Some also believe the rules, if adopted, would constitute a land taking, he said.
“That just gives you a flavor of what’s hitting us,” he said, adding that his agency is preparing “reasonable responses to all of those.”
To resolve the kinds of problems Hull raised, Lemmo suggested that his agency, which spearheaded the effort to develop the sea level rise report, could prepare an addendum that would explain how the report should be used.
“As Ka‘aina mentioned, it’s not clear,” he said. “Are we going to do remodeling? Are we going to smooth lines? Are we going to write guidance … for people who want to apply it a little more seriously?” he asked.
Lemmo and Hittle proposed convening a team of experts — from the Department of Land and Natural Resources, UH, the state Department of Transportation, the Honolulu Board of Water Supply, and elsewhere — to develop that guidance.
Commissioner Bruce Anderson, who also heads the state Department of Health, said he hoped some guidance would be developed for counties as to how the SLR-XA should be considered when approving wastewater systems.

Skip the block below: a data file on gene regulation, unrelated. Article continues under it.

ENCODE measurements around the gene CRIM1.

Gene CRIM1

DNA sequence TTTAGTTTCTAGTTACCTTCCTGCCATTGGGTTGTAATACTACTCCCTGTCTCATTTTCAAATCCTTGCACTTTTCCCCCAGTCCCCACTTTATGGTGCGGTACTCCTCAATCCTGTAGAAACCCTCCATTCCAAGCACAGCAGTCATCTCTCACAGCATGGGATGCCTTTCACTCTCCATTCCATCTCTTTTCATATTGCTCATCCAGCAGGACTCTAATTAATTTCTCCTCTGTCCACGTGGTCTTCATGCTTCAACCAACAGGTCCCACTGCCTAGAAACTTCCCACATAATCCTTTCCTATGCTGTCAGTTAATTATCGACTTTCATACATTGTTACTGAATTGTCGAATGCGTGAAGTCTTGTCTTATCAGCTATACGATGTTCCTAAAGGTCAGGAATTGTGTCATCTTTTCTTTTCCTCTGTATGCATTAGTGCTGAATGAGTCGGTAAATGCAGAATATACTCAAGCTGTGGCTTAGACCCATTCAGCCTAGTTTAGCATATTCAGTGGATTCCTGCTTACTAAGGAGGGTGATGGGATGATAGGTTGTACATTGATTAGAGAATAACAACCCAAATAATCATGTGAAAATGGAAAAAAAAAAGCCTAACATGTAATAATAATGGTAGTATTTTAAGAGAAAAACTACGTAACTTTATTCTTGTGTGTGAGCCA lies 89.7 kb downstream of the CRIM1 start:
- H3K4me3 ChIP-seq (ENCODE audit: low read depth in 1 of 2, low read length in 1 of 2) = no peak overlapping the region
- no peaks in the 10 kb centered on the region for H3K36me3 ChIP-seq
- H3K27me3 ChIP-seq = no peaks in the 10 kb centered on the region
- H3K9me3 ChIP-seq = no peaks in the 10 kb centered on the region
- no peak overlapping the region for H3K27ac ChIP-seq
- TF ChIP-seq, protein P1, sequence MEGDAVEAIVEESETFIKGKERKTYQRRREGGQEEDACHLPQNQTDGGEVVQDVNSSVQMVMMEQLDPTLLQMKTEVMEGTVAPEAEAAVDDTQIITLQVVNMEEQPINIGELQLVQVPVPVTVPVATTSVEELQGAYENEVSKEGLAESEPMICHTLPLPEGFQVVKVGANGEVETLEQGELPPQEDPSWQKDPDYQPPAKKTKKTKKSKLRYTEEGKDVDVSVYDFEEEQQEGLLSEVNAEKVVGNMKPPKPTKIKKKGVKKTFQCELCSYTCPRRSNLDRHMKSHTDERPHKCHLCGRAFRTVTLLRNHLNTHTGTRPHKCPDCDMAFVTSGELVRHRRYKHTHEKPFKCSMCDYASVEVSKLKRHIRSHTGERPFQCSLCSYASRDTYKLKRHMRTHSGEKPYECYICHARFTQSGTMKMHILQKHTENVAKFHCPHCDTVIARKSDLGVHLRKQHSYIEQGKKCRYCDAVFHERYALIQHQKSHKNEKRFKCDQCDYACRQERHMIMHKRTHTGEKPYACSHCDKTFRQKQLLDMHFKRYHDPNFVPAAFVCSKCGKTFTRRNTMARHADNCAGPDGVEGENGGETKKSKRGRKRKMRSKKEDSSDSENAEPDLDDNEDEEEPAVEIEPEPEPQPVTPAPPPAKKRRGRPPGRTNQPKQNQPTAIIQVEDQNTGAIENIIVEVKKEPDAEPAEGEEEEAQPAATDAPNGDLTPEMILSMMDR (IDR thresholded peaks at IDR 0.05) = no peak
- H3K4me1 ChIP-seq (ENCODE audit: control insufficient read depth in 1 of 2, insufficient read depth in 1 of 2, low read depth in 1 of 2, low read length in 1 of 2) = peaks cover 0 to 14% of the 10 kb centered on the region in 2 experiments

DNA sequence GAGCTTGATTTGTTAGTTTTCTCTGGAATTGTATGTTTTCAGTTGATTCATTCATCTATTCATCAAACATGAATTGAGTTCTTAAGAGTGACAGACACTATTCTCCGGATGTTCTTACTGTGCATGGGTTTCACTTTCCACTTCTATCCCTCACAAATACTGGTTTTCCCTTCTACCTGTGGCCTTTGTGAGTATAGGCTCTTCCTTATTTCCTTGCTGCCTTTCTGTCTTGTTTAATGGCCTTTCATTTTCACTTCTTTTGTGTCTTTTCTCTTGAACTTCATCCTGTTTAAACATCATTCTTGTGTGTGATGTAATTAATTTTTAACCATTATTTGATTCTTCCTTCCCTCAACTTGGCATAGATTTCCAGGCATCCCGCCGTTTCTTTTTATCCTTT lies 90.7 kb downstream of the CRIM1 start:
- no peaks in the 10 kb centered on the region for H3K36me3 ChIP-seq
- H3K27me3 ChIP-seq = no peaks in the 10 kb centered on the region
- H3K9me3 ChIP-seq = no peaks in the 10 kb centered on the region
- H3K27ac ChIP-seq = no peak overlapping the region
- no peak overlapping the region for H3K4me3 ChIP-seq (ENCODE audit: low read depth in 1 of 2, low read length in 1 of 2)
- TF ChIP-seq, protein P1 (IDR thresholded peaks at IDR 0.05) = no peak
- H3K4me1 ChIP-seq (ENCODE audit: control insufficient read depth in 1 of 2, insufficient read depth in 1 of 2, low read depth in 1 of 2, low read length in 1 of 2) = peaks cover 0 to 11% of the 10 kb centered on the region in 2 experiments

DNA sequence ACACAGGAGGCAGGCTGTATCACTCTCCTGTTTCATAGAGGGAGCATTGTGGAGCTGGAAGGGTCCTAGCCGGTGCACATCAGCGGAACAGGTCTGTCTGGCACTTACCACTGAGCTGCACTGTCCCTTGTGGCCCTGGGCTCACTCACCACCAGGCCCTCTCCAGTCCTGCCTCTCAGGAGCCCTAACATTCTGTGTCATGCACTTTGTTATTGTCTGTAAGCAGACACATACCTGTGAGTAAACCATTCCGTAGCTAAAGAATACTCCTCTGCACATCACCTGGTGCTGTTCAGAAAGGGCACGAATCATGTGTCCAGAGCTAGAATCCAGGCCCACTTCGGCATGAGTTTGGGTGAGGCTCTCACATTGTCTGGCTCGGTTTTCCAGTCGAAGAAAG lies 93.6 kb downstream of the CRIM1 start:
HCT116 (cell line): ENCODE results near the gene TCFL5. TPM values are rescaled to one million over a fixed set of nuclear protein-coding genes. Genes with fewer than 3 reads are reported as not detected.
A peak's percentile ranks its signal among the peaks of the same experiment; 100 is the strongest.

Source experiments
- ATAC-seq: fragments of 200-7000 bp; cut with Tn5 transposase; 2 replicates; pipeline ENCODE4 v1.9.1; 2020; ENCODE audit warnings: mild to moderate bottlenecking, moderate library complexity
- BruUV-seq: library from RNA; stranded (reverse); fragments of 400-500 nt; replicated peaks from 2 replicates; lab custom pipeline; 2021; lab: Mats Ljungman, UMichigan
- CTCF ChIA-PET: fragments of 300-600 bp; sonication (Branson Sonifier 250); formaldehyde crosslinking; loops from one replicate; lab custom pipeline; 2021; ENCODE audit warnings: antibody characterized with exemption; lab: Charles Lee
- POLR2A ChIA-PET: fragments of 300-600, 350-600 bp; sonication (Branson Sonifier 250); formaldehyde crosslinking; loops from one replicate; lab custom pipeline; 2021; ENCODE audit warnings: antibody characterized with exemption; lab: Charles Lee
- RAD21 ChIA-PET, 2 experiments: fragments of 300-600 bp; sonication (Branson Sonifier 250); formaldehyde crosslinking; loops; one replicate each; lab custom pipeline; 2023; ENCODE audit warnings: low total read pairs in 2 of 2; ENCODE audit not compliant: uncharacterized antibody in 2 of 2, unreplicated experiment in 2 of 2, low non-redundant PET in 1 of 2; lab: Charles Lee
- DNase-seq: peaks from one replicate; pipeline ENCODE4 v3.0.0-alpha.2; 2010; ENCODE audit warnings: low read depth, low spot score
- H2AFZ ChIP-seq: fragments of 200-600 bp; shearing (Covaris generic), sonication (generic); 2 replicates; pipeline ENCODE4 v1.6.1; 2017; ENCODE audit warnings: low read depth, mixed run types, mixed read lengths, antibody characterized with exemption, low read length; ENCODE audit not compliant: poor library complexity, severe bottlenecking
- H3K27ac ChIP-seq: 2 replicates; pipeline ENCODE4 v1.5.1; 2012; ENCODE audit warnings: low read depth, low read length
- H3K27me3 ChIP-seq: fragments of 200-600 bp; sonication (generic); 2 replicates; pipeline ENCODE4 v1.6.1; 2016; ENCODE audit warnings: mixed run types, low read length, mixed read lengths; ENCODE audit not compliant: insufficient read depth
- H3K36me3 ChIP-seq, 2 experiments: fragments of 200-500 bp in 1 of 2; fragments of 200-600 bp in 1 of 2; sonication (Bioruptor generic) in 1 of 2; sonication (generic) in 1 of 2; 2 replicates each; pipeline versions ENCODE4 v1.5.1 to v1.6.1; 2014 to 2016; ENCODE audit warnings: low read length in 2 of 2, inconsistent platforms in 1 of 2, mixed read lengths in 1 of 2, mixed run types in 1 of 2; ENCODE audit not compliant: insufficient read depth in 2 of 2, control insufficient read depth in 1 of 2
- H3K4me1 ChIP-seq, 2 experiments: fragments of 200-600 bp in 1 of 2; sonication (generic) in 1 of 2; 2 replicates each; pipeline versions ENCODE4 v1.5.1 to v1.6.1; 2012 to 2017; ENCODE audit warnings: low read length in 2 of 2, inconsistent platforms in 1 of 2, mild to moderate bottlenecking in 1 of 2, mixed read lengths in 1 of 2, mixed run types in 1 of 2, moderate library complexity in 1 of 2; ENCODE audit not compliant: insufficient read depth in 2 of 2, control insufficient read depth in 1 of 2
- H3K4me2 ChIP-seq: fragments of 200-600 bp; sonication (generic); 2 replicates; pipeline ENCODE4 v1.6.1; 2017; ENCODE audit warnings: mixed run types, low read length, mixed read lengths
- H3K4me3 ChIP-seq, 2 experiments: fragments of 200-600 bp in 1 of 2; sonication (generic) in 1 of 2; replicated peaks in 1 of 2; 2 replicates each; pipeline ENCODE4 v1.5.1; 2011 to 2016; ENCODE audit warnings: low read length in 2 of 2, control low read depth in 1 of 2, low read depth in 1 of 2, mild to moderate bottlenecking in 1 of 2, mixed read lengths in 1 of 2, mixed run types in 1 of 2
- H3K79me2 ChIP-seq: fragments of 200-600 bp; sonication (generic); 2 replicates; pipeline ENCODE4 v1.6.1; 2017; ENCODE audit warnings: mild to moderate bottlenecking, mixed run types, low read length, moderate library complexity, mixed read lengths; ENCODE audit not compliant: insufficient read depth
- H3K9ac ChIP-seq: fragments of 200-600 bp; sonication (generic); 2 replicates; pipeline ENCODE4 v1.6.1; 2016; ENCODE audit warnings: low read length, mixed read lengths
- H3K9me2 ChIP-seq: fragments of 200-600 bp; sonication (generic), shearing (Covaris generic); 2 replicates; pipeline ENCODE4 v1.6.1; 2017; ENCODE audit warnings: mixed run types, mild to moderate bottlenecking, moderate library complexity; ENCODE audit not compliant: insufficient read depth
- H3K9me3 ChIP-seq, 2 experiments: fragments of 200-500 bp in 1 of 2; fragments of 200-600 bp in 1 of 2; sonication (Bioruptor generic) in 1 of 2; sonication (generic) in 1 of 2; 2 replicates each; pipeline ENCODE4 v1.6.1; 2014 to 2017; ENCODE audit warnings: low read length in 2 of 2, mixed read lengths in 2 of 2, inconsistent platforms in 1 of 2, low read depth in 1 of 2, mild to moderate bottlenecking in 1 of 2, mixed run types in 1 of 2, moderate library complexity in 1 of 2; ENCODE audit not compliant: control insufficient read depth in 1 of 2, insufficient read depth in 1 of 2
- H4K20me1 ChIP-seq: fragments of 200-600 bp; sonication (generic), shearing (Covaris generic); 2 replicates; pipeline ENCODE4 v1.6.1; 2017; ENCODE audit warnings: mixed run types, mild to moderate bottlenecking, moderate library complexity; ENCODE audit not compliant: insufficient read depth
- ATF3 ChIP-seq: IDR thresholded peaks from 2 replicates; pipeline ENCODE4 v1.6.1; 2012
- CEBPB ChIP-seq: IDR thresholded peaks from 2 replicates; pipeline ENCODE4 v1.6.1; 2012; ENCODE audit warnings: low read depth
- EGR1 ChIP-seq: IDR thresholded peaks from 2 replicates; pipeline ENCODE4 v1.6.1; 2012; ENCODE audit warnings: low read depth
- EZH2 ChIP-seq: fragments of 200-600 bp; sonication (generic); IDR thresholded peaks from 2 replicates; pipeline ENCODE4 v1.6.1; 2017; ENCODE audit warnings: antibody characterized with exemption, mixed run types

“Honestly, we’re not doing it right now, not looking at septic systems, and leach fields,” he said.
Lemmo acknowledged that agencies and entities throughout the state are already working on various aspects of climate change adaptation and mitigation. Coastal Zone Management program manager Justine Nihipali noted that the University of Hawai‘i Sea Grant program is developing guidance on how to apply the SLR-XA to community resiliency planning.
Lemmo said he envisions a more centralized body, located in one place, “where we can grow a small unit that can basically serve as a resource for doing climate adaptation work.”
Nihipali said that the state Office of Planning already has a framework that brings together officials from various government agencies, mainly planning departments.
“Currently what’s limited is funding. … We got folks at the table that participate through this process already,” she said, adding that she had reservations about “creating something brand new.”
To this, Hittle replied, “I don’t think we’re creating anything brand new. We’re just continuing the work. We don’t have funding.”
— Teresa Dawson